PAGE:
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  • Meeting the Needs of Underserved Populations: Setting the Agenda for More Inclusive Citizen Science of Medicine.Amelia Fiske, Barbara Prainsack & Alena Buyx - 2019 - Journal of Medical Ethics 45 (9):617-622.
    In its expansion to genomic, epidemiological and biomedical research, citizen science has been promoted as contributing to the democratisation of medical research and healthcare. At the same time, it has been criticised for reinforcing patterns of exclusion in health and biomedicine, and sometimes even creating new ones. Although citizen science has the potential to make biomedical research more inclusive, the benefits of current citizen science initiatives are not equally accessible for all people—in particular those who are resource-poor, located outside of (...)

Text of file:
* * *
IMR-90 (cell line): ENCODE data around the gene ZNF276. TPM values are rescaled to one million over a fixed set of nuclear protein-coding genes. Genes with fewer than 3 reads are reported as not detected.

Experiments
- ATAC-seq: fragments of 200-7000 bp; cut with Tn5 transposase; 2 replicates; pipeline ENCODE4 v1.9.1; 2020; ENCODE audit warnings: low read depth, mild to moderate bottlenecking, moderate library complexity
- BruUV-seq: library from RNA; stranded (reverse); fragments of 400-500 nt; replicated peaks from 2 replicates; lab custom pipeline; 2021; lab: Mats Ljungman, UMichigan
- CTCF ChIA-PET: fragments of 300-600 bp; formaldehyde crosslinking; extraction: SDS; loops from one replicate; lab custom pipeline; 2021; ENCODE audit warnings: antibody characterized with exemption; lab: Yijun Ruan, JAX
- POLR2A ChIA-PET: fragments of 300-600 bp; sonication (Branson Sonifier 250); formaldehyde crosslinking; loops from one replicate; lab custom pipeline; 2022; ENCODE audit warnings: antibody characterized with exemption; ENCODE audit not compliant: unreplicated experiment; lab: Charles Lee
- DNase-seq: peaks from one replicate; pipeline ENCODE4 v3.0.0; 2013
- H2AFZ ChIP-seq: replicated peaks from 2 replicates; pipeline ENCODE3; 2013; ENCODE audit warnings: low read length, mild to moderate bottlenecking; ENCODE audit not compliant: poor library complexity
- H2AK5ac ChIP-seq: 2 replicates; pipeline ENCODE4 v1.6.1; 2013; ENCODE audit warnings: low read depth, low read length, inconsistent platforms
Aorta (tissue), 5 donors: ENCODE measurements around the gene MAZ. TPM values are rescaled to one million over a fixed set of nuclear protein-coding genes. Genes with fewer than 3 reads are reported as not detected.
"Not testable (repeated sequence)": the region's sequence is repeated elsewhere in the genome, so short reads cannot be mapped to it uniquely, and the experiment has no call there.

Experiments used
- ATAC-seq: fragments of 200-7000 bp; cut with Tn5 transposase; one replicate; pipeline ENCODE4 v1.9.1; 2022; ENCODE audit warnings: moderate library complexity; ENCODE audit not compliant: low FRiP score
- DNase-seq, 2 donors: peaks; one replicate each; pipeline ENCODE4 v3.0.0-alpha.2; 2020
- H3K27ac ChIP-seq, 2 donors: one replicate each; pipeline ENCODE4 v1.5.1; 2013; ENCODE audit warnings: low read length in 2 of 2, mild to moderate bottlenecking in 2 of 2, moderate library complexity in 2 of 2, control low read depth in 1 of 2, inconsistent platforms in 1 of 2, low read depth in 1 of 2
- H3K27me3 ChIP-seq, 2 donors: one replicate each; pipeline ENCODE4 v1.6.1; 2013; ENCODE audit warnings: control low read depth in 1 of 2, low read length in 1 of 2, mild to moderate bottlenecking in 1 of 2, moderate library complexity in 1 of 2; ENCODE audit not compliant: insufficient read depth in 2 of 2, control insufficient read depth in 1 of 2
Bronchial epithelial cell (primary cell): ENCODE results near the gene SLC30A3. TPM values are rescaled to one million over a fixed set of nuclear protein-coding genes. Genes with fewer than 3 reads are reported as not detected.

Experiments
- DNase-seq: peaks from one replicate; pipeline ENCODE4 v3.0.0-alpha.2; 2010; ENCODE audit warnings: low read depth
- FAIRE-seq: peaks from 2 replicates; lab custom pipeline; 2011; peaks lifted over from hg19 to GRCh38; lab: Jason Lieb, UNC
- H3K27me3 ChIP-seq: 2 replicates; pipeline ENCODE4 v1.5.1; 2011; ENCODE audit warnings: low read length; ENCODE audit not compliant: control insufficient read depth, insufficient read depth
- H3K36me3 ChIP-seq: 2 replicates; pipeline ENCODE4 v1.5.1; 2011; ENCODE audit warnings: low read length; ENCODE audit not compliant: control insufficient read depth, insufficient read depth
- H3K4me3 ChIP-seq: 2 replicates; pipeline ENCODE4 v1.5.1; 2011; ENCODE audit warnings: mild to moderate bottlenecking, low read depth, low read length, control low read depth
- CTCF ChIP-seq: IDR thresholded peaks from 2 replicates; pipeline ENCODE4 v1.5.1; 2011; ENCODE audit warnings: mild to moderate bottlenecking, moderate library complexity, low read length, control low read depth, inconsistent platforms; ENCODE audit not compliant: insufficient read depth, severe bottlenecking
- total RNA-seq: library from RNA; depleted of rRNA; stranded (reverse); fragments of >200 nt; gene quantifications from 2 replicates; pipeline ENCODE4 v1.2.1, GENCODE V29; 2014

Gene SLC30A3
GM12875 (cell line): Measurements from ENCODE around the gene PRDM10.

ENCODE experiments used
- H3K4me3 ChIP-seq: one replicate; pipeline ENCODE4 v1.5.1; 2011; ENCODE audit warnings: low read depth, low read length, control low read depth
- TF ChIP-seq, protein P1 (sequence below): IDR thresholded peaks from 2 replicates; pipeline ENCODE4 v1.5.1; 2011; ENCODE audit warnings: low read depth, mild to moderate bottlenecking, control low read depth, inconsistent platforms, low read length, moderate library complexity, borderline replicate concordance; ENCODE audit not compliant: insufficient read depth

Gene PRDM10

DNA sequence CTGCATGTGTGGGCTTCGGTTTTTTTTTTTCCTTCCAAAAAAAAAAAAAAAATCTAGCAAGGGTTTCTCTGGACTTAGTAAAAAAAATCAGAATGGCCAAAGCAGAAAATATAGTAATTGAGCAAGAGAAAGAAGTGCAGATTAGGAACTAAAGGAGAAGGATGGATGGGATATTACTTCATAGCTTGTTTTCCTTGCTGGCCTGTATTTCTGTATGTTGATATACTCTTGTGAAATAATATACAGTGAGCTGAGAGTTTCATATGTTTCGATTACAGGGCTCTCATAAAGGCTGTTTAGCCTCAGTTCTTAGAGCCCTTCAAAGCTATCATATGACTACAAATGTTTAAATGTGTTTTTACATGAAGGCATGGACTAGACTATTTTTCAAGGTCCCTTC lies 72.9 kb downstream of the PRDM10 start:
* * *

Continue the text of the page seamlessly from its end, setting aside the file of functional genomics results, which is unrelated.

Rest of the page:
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  • Taxonomy of Justifications for Consent Waivers: When and Why Are Public Views Relevant?Angela Ballantyne & G. Owen Schaefer - 2019 - Journal of Medical Ethics 45 (5):353-354.
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  • In Response to Ballantyne and Schaefer’s ‘Consent and the Ethical Duty to Participate in Health Data Research’.Nilay Hepgul, Katherine E. Sleeman, Alice M. Firth, Anna Johnston, James T. H. Teo, William Bernal, Richard J. B. Dobson & Irene J. Higginson - 2019 - Journal of Medical Ethics 45 (5):351-352.